7.62 x 54R - two interesting examples


#1

Here are a couple of unusual (to me at least) variations of the 7.62 x 54R, received today courtesy of my Moscow connection. The first is a blank with an odd spiral wound paper bullet, and the other I believe is a gallery load (the headstamp on this one is X 06 - sorry about the reflection).


#2

I have been advised that the cartridge in the second picture has a self-lubricating bullet. There are four holes on the bullet just above the case mouth - two are visible in the picture. They pass all the way through the bullet.

The blanks were described as having been found in a bog. I would expect this to have involved contact with moist dirt, yet the cartridge cases show little damage, although they are blackened somewhat beneath the thin layer of crud, and the paper bullets have even survived in pretty good condition. One of the headstamps has me stumped. I have attached pictures of two examples - it is the character at 9 o’clock that I am interested in. I believe these characters on both cartridges are the same, but with the rounded surface of the head, one just does not appear to have been stamped completely. It appears to be an ‘8’ on its side with a vertical line passing through its center. The headstamps are 92 P III ??


#3

This is a Russian letter “F” at 9 o’clock. According to MUNICION.ORG, F probably stand for France and indicates cartridge metal manufacturer.

OK, the last round which you correctly indentified as gallery, is called Tarasov cartridge. It has a 4.77 gm bullet with a hollow cavity filled with a mixture of lubricant fat and поташ which is a basic (like in acid-base) compound to counteract acidic gun powder leftovers sedimenting on the barrel so there is no rust. There are 4 holes leading from that cavity to the side surface of the projectile, so the mixture inside is squeezed out as the bullet travels towards the muzzle. This design prevented lead deposits in the rifling grooves. This Tarasov round was pretty accurate at 150 feet. It was accepted by Russian army in 1906 and was used until mid-1920’s.


#4

I suppose “поташ” is “potash”, or potassium carbonate, the potassium equivalent of sodium carbonate which was widely used domestically as “washing soda” before the advent of detergents. Potash would certainly counteract any acid action of combustion residues.

John E


#5

sksvlad,
I thought the metal manufacturer was identified at 3 o’clock, with the place of manufacture at 9.


#6

You may be right, municion.org is sometimes wrong, they have a similar headstamp, and it says
92
F P
(Cirílico)
I
Fábrica de San Petersburgo. F = Proveedor del metal, probablemente Francia. I=1º Cuatrimestre. FOTO: DMITRY
It is image number EC0120 if you want to look at it in the website.


#7

The problem with the Spanish site’s description is that they’ve assumed the F is in the Cyrillic alphabet (and it is, of course, since there’s no Latin letter that resembles the Greek and Cyrillic F) and the P is Latin if, as they say, it represents St. Petersburg. The Cyrillic letter resembling the Latin P is the R. White and Munhall do show headstamps with what is clearly by context a Cyrillic R in the 3 o’clock position. Something’s a little odd here. Jack


#8

Neat stuff! Thanks for posting those. I lucked into a partial box of the coiled paper blanks a handful of years ago on ebay, but I’ve never seen one of the inside lubed bullets other than in books.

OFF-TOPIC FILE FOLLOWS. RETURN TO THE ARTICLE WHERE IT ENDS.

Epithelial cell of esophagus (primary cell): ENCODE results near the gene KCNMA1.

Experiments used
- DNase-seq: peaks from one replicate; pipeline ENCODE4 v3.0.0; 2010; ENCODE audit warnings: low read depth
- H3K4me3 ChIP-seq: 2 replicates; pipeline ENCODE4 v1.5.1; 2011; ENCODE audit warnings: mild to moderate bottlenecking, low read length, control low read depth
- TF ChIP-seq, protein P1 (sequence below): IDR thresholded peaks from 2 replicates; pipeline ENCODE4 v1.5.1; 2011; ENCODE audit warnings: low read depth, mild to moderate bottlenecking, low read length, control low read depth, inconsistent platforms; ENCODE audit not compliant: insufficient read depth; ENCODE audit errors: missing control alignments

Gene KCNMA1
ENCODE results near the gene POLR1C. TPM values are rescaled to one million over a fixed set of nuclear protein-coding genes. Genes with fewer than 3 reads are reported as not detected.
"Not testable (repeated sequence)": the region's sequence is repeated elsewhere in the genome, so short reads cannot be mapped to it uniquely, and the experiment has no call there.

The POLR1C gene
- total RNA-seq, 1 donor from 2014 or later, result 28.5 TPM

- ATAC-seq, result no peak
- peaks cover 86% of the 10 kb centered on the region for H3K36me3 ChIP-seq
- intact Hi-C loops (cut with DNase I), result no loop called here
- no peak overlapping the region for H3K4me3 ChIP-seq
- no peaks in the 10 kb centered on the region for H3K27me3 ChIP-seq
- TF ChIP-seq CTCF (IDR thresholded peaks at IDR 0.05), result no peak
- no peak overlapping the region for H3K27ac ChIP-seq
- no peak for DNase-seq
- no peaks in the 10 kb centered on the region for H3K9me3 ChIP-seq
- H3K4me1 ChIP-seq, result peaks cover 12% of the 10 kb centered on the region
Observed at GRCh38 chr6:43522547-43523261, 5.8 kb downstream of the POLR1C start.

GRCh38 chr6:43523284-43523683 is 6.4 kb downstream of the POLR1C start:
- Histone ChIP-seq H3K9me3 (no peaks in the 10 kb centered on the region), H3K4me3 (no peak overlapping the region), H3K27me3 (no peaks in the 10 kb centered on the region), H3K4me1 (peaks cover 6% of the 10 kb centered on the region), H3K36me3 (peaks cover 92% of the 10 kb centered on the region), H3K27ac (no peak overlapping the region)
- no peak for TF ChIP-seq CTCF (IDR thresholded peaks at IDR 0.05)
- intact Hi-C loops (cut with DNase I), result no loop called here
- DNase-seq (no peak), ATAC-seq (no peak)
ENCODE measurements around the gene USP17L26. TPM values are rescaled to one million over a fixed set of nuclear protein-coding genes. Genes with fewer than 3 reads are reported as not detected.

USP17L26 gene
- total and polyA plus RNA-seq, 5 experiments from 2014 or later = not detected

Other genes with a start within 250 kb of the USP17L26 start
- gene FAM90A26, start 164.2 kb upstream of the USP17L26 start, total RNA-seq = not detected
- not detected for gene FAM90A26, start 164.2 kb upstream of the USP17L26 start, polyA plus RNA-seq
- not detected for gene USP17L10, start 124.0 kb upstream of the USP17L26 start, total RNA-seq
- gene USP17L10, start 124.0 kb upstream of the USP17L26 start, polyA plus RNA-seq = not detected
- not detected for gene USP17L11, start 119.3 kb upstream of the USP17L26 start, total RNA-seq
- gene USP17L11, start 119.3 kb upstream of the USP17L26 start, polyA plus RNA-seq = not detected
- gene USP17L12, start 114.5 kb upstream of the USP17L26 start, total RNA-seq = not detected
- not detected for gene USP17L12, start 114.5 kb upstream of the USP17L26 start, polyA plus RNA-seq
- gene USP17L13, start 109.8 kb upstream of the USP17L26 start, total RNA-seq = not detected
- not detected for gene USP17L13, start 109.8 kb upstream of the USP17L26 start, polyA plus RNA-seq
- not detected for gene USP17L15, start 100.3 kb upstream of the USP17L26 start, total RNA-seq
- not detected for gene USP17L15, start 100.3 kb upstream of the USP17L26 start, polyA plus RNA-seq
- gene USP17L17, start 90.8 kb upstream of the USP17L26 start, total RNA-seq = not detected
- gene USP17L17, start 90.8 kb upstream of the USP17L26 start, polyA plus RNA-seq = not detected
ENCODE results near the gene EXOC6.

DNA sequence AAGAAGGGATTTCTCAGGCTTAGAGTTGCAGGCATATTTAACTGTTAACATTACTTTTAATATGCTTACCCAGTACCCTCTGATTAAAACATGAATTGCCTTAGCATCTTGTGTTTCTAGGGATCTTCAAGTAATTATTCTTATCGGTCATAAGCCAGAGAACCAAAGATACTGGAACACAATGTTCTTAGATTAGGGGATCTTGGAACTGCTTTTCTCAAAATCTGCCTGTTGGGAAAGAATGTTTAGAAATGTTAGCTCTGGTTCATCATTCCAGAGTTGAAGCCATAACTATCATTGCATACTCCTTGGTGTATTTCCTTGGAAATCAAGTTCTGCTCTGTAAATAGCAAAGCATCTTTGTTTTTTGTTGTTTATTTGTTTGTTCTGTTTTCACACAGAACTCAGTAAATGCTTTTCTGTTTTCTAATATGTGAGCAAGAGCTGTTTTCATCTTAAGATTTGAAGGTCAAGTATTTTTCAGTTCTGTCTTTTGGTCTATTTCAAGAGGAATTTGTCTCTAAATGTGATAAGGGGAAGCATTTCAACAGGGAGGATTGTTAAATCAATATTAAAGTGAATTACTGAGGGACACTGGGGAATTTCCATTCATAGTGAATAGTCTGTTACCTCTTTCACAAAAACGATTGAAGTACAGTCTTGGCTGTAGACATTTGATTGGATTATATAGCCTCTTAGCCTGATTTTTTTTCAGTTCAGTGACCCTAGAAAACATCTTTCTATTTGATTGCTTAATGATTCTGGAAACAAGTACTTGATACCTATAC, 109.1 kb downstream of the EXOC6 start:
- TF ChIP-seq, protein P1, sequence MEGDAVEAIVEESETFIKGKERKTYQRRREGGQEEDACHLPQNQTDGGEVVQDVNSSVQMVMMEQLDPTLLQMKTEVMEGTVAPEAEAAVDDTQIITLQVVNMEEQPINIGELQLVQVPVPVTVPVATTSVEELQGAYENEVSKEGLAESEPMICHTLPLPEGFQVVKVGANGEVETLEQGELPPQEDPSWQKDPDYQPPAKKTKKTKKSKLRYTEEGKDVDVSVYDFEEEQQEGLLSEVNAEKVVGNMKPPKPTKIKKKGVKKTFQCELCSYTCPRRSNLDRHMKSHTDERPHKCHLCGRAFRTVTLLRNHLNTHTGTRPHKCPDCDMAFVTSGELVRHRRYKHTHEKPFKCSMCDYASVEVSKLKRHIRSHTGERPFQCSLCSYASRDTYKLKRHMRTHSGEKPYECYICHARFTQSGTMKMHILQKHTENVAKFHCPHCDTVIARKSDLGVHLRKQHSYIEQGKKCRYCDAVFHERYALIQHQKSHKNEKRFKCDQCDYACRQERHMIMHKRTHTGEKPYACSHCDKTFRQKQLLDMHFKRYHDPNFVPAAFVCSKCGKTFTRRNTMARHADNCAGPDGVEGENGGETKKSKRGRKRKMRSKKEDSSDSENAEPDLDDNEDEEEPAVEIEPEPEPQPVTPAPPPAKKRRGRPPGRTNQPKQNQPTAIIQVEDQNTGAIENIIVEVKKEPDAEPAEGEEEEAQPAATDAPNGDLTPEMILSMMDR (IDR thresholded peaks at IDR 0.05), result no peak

#9

hendere,
Do you have a picture of the box you could post? What date(s) are your blanks?


#10

Dates from 1899 to 1905.




#11

hendere,
Great box. Thanks.


#12

Could someone explicate the box label? I thought maybe the X on the left represents 10 and that the blob on the right might be a badly executed Cyrillic SH and indicate “Rounds.” Any thoughts? I also thought I could see stab crimps in a couple of the necks that suggested these were reloads from cases once loaded with bullets. Is that reasonable? Jack


#13

X may also be “Kh” like in Spanish “Joven” or Russian “Холостой” which mean “Blank” like in “blank round”.


#14

X means “Хиртенберг”.This cartridge was manufactured on Hirtenberger Cartridge Factory ( Hirtenberger Patronen, Zundhütchen und Metallwarenfabrik, Hirtenberg.Austria) under a contract with Russia at 1906. Also there are other headstaps with “X” .( X 05 and X 09)
I have only this


#15

Thanks, and what is “Ш” on the right?


#16

The idea that the two marks on the label at the left and right represent KH and SH and indicate “Blank Rounds” seems plausible to me. I do understand that X in a Russian headstamp at the time of the Russo-Japanese War indicates the Hirtenberger firm of Austria, but, as I noted earlier, it seems these blank cartridges were made by reloading used cartridge cases. Therefore it seems to me the X on the label and the X on a headstamp probably have different meanings. Thanks to everyone for your interest and ideas. Jack


#17

Jack, I don’t think these are blanks, they would hurt you at short distance.


#18

The paper bulleted cartridges being discussed are definately blanks. Any blank could hurt you at a short distance.


#19

The indentification of the paper bullets as blanks was given earlier in this thread & I have accepted that identification. I will point out, however, that many blanks, especially those using paper or wood “bullets” are capable of inflicting severe injuries within several feet of the muzzle. With a fast burning powder like pistol powder a blank with no more “bullet” than a cardboard disc or a small piece of toilet paper can inflict dangerous wounds when fired close to a human target. Jack


#20

The cartridge cases that came in this box definitely look to be reloads. There is a mix of headstamps and the crimps that you point out look like they were smoothed out during resizing. There were none of the “X” headstamps in this box.